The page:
Why Blog, indeed?

My favorite author, Glen Hirshberg (pictured left. photo taken from his Facebook page because I hate his “author” photo), has started a blog and I couldn’t be happier about this. After already consuming everything he’s published, I get a thrill every time he posts something new because, to me, even reading a single Hirshberg-written paragraph is like a starving person getting a morsel of food. Of course I could really go for a nice big steak, but I’ll take a few french fries instead to tide me over until the main course arrives.

Anyway, his newest blog gave me a “happy spurt” for several reasons — The first was because it was perfect timing, I’d been having a rough day and very few things help me forget about life’s problems more than reading something of his. (I can’t tell you how many times I’ve read The Snowman’s Children to get my mind off of something. Not to mention the fact that I happened to be reading American Morons when Aaron was attacked by a shark. That got me through some harrowing hospital times.) The second was because he mentions ME in the blog, first, before the rest of the huge list of people who support him. (I’m wondering if the list was written in order of annoyance.) And the third was because he blogged about blogging, and for some reason, I love when people do that. It’s so Postmodern.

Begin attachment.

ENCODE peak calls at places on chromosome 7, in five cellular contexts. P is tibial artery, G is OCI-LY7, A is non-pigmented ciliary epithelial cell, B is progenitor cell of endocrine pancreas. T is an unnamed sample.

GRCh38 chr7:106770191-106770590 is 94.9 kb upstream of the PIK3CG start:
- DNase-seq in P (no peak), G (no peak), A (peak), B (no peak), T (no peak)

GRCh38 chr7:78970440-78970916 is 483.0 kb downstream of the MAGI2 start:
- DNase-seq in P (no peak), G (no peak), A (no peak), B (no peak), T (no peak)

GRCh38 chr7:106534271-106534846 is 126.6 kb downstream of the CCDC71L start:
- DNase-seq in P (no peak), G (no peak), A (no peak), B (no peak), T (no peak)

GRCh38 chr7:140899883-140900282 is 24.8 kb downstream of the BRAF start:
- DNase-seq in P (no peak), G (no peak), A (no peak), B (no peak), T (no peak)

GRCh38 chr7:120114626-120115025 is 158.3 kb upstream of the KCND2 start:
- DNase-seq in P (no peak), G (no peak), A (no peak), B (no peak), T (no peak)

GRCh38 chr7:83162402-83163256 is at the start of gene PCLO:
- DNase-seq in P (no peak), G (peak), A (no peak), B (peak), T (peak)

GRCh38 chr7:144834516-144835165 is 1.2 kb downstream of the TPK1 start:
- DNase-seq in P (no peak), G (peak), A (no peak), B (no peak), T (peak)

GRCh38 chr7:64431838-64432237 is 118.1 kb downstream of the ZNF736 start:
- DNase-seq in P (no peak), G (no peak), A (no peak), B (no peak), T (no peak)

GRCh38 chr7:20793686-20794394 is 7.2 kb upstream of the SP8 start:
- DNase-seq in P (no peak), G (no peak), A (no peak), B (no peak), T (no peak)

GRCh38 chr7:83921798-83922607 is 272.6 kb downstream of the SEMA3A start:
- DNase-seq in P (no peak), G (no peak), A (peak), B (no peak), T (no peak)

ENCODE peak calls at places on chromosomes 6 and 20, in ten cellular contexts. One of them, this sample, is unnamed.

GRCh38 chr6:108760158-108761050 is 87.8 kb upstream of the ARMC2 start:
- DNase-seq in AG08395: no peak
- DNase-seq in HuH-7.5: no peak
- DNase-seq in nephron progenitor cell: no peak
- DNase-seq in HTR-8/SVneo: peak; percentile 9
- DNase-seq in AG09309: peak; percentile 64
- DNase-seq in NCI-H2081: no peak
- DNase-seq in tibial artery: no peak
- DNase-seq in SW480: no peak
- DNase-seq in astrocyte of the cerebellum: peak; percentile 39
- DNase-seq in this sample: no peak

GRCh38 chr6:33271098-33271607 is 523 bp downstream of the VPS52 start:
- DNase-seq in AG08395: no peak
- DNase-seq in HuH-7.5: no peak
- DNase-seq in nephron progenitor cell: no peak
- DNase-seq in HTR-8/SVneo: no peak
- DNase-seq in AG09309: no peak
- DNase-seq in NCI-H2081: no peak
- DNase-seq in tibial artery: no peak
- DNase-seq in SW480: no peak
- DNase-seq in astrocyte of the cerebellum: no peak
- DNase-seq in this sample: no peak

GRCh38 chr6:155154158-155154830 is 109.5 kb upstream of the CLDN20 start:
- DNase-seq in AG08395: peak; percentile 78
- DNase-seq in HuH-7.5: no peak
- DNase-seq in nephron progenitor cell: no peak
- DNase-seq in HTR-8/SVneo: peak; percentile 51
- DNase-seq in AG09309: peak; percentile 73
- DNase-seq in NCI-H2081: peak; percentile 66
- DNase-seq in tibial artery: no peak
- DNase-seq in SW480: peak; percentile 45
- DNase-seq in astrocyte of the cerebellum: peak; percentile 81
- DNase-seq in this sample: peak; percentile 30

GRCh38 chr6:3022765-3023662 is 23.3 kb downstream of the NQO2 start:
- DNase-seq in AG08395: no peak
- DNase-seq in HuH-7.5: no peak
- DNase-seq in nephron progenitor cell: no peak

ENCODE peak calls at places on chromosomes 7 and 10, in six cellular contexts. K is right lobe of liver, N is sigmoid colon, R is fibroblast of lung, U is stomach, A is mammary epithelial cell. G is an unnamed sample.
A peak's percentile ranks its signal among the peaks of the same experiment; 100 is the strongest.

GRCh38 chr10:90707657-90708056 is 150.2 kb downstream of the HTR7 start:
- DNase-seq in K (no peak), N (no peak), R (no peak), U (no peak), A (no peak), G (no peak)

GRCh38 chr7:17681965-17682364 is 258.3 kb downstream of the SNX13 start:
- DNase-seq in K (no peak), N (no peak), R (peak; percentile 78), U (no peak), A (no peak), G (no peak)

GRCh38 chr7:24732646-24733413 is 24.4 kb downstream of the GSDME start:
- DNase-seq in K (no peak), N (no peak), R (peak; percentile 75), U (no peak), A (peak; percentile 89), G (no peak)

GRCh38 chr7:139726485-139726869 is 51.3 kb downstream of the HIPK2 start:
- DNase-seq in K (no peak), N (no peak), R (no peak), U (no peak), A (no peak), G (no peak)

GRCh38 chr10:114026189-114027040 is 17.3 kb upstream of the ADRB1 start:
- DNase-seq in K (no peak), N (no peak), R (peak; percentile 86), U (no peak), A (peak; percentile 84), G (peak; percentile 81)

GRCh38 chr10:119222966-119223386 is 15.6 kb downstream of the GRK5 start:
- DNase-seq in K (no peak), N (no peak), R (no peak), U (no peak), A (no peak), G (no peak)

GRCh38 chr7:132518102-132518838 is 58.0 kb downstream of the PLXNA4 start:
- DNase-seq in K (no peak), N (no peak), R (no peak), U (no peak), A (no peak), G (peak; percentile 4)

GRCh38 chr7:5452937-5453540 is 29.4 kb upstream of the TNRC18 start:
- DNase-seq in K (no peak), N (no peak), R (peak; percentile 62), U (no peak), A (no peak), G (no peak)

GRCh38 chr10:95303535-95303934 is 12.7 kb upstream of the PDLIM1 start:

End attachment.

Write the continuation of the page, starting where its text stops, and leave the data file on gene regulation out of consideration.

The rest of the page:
Hirshberg writes, “Why blog? Why, especially, about something so grueling, nonsensical, and potentially even humiliating as trying to sell a book you somehow decided was worth 14 years of your life?” Or, in my case, why blog especially when it’s about something so uneventful as my life, or the lives of many other people that sat down and started to write a blog? He calls it “chattering into the void” which is a really apt way of describing things like blogging and Twittering. And it’s both what I love and hate about doing both of those things.

I hate void-chattering because it feels exactly like that, mindless and pointless chattering into the ether. There’s no instant response, unlike a conversation. But I love it because, if I’m lucky, I can get several responses, sometimes from people I didn’t even know read anything that I write! Or like the reason Glen gave in his blog, “Well, when’s the last time you were likened to a bighorn sheep, for starters?” Turns out one of his readers creatively and apparently quite accurately compared him to a bighorn sheep in a comment on another one of his blogs.

Blogging can be lame mindless and un-inspirational chatter, but it can also be a means of connectivity, of idea exchange and a revealer of surprising facts about you and the world that surrounds us.

So blog-on Glen. And as much as I may inspire you, you’ve also inspired me (and many others) more than you will ever believe with all your void-filling “chatter.”

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